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Broncos are a super pick for an upset

Steve Yingling

If all of the NFL experts are correct, Super Bowl XXXII shouldn’t even be played Sunday.

After all, didn’t the Packers win the Super Bowl nine days ago when they muddied the Niners’ faces, 23-10, in the NFC championship?

But before you go down to Stateline to invest your $1 million in savings on the Packers, consider the progress the American Football Conference teams have made the past few years. Since the Niners bombed the Chargers 49-26 in 1995, the AFC has been very competitive in Pittsburgh’s 27-17 loss to Dallas in 1996 and New England’s 35-21 setback to Green Bay a year ago.

Admittedly, the Packers have looked impressive in wins over San Francisco and Tampa Bay, but they were beatable. Against Tampa Bay, the Packers coughed up the ball, but the Buccaneers didn’t capitalize and lost 21-7. A week later, the Niners showcased their one-dimensional playoff offense and allowed the Packers to play as conservatively as a Republican golfer.

Denver, on the other hand, has something both of those teams didn’t: a balanced offense. Come to think of it, the Packers haven’t played too many teams this season that pose a double threat – running and passing attacks. One of them, the Lions, upset the Packers 26-15 in Detroit and lost 20-10 at Green Bay.

The Packers were 3-1 against AFC teams during the regular season, but only one was a legitimate Super Bowl contender, New England, 28-10, in midseason when the Patriots were struggling. There other AFC casualties were the Bills (31-21) and Dolphins (23-18).

But the Packers are still hearing about their lone defeat to the AFC, a 41-38 loss to Indianapolis, the Colts’ first of only three wins. The Packers have won seven games since the Indy debacle, and some of their players and coaches have referred to that game as a wake-up call. But after the Packers woke up, they only had to beat the Cowboys, Vikings, Buccaneers, Panthers and Bills before entering the playoffs.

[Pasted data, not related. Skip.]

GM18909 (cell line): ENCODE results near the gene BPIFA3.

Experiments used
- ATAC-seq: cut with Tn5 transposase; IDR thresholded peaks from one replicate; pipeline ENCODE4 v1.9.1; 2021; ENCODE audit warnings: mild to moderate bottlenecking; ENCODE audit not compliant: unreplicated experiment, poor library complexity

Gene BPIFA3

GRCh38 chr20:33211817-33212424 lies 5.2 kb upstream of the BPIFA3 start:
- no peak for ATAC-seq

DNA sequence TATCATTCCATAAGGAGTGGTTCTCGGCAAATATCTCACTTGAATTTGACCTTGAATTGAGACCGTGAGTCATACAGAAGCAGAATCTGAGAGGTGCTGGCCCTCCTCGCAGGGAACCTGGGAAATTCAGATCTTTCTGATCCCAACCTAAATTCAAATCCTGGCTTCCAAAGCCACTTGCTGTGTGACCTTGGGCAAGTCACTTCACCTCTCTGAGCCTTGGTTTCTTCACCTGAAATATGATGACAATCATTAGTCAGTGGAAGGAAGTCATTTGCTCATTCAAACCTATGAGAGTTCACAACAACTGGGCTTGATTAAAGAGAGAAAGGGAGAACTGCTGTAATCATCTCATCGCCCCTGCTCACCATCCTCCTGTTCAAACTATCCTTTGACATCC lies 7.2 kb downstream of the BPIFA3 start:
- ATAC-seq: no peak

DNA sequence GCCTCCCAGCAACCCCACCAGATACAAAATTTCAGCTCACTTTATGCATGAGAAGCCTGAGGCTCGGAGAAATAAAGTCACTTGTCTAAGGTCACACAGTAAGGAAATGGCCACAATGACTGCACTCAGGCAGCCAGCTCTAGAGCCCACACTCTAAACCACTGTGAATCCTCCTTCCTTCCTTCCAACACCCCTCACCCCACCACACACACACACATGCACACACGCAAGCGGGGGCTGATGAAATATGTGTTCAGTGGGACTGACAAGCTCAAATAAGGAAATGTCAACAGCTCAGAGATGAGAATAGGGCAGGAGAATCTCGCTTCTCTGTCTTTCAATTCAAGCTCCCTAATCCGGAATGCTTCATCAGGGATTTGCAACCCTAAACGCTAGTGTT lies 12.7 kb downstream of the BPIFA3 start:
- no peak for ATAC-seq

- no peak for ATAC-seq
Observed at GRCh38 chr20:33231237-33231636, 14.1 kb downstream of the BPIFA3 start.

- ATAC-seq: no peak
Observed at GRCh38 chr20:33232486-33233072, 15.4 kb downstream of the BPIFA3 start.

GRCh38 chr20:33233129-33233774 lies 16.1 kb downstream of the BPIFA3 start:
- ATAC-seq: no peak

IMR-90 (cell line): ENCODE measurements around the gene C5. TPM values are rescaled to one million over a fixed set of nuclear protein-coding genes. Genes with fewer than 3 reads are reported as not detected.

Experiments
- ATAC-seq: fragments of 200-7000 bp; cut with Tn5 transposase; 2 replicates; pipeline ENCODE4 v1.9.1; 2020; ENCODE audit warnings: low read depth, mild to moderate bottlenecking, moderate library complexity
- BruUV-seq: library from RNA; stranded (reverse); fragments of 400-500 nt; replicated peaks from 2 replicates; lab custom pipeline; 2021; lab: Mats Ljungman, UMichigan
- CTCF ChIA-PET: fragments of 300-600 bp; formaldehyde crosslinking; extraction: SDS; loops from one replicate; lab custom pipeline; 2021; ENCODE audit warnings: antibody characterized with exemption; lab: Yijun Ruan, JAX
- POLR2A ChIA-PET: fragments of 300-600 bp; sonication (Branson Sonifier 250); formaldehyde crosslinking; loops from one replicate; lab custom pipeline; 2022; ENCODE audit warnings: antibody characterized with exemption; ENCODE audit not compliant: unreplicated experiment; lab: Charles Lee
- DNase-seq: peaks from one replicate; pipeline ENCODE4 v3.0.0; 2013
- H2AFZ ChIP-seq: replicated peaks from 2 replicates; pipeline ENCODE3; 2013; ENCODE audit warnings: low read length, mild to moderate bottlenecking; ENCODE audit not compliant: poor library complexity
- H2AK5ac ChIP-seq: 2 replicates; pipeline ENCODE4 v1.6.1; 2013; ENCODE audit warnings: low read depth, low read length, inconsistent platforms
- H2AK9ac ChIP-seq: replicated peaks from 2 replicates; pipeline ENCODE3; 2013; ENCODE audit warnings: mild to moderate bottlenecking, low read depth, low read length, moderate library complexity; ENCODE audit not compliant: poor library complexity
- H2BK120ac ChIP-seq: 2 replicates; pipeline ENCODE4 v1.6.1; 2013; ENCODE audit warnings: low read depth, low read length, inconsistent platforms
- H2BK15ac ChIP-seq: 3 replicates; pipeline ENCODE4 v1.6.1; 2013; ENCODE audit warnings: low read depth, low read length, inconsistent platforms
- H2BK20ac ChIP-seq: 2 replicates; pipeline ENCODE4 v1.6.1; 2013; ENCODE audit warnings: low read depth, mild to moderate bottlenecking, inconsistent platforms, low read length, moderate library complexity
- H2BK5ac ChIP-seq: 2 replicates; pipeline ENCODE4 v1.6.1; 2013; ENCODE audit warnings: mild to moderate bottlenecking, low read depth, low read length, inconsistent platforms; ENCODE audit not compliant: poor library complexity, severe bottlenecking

Do they really know how good they are?

Packer backers comparing scores point to the Broncos’ 34-17 defeat to the Niners in their next-to-last regular season game in San Francisco for proof of their superiority. But don’t forget the Broncos are the same team that went to Kansas City when it really mattered and put the Chiefs’ season on ice, 14-10. Didn’t the Chiefs pound the Niners, 44-9?

But enough of the score war! What will really matter is how well the Denver offensive line performs. If they are able to create running lanes for running back Terrell Davis, the Broncos should be able to keep the Packers’ highly efficient offense off the field. In playoff wins over the Jaguars, Chiefs and Steelers, the Broncos averaged 189.7 yards rushing per game. Summation: their defense spent a lot of time on the sidelines cheering on the offense.

Adding to the Broncos’ confidence is the fact that Green Bay was the league’s 23rd best in average yards per rush allowed.

Much has also been made of John Elway not being able to win the big game, but in the past it wasn’t the eventual Hall of Fame quarterback’s shortcomings as much as the Broncos’ inability to run the ball and play defense. Now, Elway, 0-3 in Super Bowl appearances, has the game’s best ground attack and a decent defense to reel in his first championship. He won’t need another Super Bowl.

Packer supporters rushed to their favorite betting window following the NFC title game, upping the Super Bowl line from 12 1/2 points to 14. Insiders say the line is inflated.

“My read is the Broncos are getting too may points. The point spread on a regular-season meeting between the two teams wouldn’t be this high,” said Steve Schorr, sports book manager at Harrah’s. “The NFC has dominated and won so many Super Bowls, but I think 12 points is too many.”

But Schorr still believes the Packers will repeat.

“The best play on the board is the Packer money line, -$4.00,” Schorr insisted.

Perhaps Schorr is trying to save his book from taking a financial beating. This game reminds me of the seven-point underdog Giants’ 20-19 victory over the Bills in 1991. The Broncos are a real threat to win this game outright and end the NFC’s 13-game Super Bowl win streak.

And if they lose, they won’t be embarrassed: Broncos 20, Packers 13.


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